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> beverly_robinson -at- datacard -dot- com shared:
> I dislike being forced to learn yet another set of
> icons/symbols (and their
> meanings) for each program I use. I'm sure I'm not alone.
> I understand and agree with Kevin's proposal to use the same
> help system
> for all users. In fact, I use a similar system in the help
> for one of the
> products I support. But rather than cryptic symbols, I would
> prefer to see
> plain English (or French, Chinese, etc.) words describing role
> applicability. Or, as a compromise, include a label with the symbols.
The benefit of a symbol is that it doesn't need translation.
I agree about the "yet another set...".
I think, by now, I have my answer as to whether there's
a generally accepted representation for levels of administrative
I would have thought that there should be, by now, because so
many different kinds of systems (security, communications,
databases, industrial plants, etc.) have similar role divisions:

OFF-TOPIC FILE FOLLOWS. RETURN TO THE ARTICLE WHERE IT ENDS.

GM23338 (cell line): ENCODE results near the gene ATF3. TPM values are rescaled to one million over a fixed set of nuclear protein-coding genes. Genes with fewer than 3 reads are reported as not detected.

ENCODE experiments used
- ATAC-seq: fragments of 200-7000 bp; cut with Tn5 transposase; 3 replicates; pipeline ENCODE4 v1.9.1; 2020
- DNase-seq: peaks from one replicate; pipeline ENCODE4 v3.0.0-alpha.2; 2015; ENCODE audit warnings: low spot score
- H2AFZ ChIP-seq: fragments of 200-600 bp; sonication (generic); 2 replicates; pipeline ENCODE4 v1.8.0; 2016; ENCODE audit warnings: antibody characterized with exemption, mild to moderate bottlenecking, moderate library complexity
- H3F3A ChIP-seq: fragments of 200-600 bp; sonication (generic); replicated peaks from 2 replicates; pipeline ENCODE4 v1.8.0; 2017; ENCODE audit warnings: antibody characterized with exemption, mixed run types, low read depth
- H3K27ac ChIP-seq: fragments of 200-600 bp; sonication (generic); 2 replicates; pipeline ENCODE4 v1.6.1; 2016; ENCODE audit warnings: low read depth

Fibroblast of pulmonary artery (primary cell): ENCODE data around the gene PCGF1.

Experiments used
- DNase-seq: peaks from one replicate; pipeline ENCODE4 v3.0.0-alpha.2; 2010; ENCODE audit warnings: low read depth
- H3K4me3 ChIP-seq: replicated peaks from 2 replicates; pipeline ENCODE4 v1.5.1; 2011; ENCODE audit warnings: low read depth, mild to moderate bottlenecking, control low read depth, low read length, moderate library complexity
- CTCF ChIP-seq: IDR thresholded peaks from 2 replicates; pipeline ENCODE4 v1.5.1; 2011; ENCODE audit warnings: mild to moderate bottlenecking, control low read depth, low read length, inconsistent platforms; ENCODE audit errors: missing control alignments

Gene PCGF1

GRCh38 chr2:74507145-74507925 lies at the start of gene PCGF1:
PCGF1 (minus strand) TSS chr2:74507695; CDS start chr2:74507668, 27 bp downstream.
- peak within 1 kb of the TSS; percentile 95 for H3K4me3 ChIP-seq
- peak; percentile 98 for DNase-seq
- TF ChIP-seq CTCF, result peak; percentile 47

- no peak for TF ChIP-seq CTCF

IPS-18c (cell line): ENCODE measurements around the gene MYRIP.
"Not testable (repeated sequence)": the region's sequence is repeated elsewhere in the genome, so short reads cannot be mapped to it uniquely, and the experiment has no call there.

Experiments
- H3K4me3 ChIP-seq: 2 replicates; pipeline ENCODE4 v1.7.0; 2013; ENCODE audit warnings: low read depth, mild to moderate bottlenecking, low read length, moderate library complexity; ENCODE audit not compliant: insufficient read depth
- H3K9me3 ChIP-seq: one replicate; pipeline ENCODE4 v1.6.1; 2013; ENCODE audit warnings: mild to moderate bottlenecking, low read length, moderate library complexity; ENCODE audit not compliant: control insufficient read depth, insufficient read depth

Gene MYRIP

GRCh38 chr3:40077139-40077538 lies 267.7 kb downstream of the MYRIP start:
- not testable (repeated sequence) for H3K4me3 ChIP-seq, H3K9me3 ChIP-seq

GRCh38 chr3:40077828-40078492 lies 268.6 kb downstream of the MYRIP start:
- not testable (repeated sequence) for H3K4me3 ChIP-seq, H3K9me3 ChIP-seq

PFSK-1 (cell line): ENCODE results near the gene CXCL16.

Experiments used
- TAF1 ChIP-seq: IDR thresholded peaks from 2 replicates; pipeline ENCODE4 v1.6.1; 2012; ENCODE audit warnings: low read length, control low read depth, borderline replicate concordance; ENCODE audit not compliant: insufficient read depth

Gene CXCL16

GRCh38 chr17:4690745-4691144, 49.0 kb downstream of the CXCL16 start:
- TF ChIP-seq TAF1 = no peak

- there's somebody (or some automatic thing) that does nothing
but monitor status and do some hand-waving and shouting if something
- there's somebody who performs operational tasks, like collecting
and reporting stats, deciding what "something significant" is,
responding to alarms, and performing everday maintenance activities
- there's somebody who gets to control access and set overall
parameters, create accounts, control scope of other users,
reset passwords, and do other trusted-guru-like things.
I was hoping to hear from somebody who documents for (or works in)
those other industries, and not have to re-invent the wheel.
Apparently, the wheel has not actually been invented yet, even
though it's 2005 ?
One of the other techwriters in our far-flung firm suggested a
handful of icons that she'd dredged up, with monitor being...
a monitor screen, operator being a head-and-shoulders stylized
representation of "guy with hardhat", and admin being a head-
and-shoulders stylized representation of "guy with lab-coat,
tie and glasses". Apparently, she didn't view them as being
politically incorrect (where's "woman-with..."). :-)
But, it turns out that those icons were from a collection
that's "free for non-commercial use" only.
Anyway, it's not a big deal. Regardless of what they see in the
Help, users will see at the command-line that they've got a
greater or lesser (sub)set of the described command set. I was
merely looking for a nifty visual way to help the user cut
through the clutter.
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